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Florida manatees in rehab amid ongoing starvation

More than seventy-nine manatees are currently receiving care in rehabilitation centers located across the US, including Florida, Texas, Ohio and Puerto Rico. The critical need for rehab centers has been caused by a chronic starvation problem due to water pollution that led to a record 1,100 manatee deaths in 2021.

To help combat this issue, authorities have started an experimental lettuce feeding program at an FPL power plant in Port St. John where large numbers of manatees usually gather during winter months.

Teresa Calleson from the U.S. Fish and Wildlife Service said during an online news conference that most of the 79 manatees are being treated at SeaWorld Orlando and zoos in Tampa and Jacksonville with plans to add space for 20 more as cooler weather drives them towards warmer waters for food sources.

She added that about 20 young rehabilitated manatees will be released back into their natural habitats by the end of February 2022 while another 20 died while receiving treatment last year.

Andy Garrett from the Florida Fish and Wildlife Conservation Commission stated there is cautious optimism as they continue their lettuce feeding program which has so far distributed 35,000 pounds of mostly donated romaine/butterleaf lettuce but animal count at Cape Canaveral only reached 75 recently despite it having potential to reach thousands per season last year when 202,000 pounds was fed to them daily.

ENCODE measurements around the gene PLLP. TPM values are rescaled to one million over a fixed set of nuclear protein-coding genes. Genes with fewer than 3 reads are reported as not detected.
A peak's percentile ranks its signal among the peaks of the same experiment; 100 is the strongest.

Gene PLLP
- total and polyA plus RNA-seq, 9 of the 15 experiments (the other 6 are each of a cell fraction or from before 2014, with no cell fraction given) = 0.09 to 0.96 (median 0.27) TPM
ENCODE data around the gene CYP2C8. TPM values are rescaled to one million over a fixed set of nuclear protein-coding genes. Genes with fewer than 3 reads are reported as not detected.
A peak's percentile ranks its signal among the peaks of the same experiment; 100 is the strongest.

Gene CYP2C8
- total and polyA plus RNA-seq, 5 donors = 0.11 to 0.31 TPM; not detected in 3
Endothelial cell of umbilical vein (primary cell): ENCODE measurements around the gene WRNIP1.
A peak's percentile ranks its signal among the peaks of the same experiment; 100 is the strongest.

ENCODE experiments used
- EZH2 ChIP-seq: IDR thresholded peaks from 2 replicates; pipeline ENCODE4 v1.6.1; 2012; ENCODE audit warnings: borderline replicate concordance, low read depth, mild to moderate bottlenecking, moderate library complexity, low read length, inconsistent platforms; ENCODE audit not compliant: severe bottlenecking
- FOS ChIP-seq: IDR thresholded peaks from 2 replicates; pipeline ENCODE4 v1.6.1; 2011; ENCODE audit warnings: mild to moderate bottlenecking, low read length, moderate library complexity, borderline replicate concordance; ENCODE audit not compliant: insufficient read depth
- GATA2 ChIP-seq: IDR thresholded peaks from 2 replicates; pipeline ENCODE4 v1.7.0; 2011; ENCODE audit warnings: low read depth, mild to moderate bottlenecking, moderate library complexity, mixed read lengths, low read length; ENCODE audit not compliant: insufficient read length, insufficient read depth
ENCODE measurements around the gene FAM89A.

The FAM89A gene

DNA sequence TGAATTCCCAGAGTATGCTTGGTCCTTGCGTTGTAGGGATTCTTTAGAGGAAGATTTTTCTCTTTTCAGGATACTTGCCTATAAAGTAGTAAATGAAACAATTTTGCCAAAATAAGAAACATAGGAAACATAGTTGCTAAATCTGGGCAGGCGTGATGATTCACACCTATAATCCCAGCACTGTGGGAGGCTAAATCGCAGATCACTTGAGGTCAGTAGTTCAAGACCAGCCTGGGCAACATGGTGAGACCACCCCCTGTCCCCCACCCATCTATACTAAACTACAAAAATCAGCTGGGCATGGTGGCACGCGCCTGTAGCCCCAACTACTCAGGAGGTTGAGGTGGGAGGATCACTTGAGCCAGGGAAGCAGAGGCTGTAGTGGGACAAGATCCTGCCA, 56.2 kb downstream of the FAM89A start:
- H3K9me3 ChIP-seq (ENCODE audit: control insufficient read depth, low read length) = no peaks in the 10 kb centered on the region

He also commented that he believes there is not nearly enough volume compared to 2020/2021 but could not comment further on why this might be happening yet.

The greater goal behind these efforts is reducing pollution from agricultural sources such as urban sewage which has caused seagrass beds – essential food source for Manatees – drop by 75% since 2009 according to one water management district in Indian River Lagoon area alone.

There are estimated 7-8 thousand Manatee population left in Florida; close relatives of Elephants who can live up 65 years old but reproduce slowly making it difficult replenish numbers lost over time due to human interference with their environment

Michael Lynch
Author: Michael Lynch

Raised on the Space Coast, I want to keep North Brevard informed of what's happening. Send Tips / Story Ideas to TitusvilleMedia@gmail.com

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